While we are better equipped to see these natural disasters heading our way, it’s difficult to predict the level of damage that may be inflicted. Despite the pre-storm news telecasted across the country, I’d wager no one guessed 9 trillion gallons of rainfall would be the result of Harvey reaching land.
In fact, multiple sources—from The New York Times to ABC News and beyond—have released a report by an MIT professor that explains how this level of rainfall used to be a one-in-1,800-years event for this area. Thanks to global warming, where warmer air locks in more moisture and adjusts currents, it’s now a once-every-300-years kind of storm.
This increased risk of devastation begs the question not only how individuals will prepare their homes and properties, but how technology providers can keep their servers and data centers that may fuel operations for thousands or millions of companies safe during these unforeseen events. Putting our faith in cloud options and remote data centers is a big risk as it is, considering threats and vulnerabilities regularly lobbied toward our information on the cyber level. Mother Nature, however, is a risk we don’t necessarily consider when choosing these options.
As of this morning, power outages across the Houston area are growing, up from yesterday’s report to more than 278K outages. Many large cloud or server providers in the area have not commented via their social media pages on the state of things—understandably so—and we can only imagine the damage this flooding has caused for these technology hubs.
How Technology Can Help
Thanks to technological advancements in money transfers, people can easily and quickly donate to those affected by this hurricane. United Way of Greater Houston, for example, is receiving donations through text. Simply send the message “UWFLOOD” to 41444. You can also reach the Salvation Army for donations by texting STORM to 51555.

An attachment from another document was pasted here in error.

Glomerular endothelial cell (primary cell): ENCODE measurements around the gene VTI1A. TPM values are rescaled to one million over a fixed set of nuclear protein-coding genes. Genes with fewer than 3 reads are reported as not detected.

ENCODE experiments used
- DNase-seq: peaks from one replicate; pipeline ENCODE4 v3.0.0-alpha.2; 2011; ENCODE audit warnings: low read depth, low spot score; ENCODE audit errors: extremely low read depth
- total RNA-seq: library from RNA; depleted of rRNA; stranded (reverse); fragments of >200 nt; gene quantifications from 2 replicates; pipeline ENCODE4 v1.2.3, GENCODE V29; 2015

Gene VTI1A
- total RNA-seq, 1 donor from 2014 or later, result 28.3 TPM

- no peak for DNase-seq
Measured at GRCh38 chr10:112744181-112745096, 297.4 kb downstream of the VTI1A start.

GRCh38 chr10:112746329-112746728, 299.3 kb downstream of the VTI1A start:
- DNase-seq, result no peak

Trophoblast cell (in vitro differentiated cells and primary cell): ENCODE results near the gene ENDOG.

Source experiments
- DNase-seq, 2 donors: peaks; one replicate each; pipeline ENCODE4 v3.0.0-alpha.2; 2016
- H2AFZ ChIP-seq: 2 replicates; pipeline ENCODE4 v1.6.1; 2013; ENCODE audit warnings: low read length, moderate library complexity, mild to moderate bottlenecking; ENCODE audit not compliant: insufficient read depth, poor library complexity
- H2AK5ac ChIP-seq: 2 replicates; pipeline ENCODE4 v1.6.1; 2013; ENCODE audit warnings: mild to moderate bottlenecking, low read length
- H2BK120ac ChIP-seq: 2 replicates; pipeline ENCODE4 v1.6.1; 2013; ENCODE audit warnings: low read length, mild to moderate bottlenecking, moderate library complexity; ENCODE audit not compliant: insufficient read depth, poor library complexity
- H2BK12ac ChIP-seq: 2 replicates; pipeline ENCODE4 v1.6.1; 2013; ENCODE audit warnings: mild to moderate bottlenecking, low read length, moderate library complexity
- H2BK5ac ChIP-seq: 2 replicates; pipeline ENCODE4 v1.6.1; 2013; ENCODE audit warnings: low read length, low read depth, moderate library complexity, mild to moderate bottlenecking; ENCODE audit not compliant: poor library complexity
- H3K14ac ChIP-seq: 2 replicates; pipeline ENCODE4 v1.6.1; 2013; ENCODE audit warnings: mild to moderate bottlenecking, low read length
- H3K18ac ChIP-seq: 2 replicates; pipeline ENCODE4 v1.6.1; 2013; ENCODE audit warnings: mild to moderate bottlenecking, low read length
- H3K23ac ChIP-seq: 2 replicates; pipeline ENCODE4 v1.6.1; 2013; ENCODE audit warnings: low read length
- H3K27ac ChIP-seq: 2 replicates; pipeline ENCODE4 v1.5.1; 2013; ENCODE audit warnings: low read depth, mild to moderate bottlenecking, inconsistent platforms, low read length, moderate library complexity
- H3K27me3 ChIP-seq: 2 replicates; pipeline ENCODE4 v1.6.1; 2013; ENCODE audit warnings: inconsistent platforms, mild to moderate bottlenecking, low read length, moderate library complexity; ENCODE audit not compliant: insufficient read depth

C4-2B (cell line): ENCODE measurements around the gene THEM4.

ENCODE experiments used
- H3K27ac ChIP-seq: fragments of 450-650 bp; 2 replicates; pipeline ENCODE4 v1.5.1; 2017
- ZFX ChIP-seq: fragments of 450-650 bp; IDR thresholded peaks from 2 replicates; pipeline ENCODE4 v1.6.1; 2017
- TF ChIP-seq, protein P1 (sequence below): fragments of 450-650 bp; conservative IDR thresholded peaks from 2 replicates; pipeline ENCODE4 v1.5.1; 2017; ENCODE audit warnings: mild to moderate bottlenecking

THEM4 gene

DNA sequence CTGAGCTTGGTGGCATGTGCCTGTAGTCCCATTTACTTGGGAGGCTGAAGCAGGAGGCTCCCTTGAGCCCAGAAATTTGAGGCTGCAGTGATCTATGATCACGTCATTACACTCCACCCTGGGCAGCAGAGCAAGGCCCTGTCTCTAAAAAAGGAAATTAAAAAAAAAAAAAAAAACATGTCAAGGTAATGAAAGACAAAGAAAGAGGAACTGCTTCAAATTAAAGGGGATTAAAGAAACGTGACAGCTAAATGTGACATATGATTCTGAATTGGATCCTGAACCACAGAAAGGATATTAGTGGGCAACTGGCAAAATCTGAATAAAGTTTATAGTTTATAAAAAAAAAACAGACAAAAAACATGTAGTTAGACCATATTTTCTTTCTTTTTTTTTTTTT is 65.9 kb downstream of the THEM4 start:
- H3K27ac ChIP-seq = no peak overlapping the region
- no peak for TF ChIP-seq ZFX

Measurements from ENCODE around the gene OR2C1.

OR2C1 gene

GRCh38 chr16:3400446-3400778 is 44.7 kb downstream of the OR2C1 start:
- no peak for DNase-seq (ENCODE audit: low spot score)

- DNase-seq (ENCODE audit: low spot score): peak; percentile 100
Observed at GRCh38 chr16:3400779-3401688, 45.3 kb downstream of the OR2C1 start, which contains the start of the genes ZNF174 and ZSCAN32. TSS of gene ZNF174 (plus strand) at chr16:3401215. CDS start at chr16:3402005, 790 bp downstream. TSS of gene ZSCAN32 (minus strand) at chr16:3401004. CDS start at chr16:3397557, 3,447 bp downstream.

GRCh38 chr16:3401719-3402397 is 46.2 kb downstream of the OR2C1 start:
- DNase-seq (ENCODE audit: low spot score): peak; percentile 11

GlobalGiving, a crowdfunding website used to connect donors to nonprofits, hopes to raise $2M for food, water, medicine, and long-term assistance. It’s currently (as of 11:50 a.m. PST on August 30th) raised $1,451,779 through social media efforts, word-of-mouth awareness, and large publications sharing their link to spread the word of their efforts.
Websites reporting on the status of Hurricane Harvey (like CNN) are linking to Public Good, a nonprofit site that makes it easy to donate money to causes you support who are dealing with this aftermath. All it takes is a simple click of a mouse or tap of a finger.
Here at Experts Exchange, we’re making it possible for our site experts to donate their T-shirts—earned through participation on site—to support Hurricane Harvey victims. The donation will be worth the value of the T-shirt, and experts can redeem as many as they want in support of this effort. Those with no shirts to redeem can offer their expertise, instructing victims who may have lost or damaged technology on best way to make repairs. Learn how you can get involved today.
We will continue to pray for those involved in Hurricane Harvey and will continue to search for ways we can utilize technology to make difference. How will you be helping the Hurricane Relief Efforts?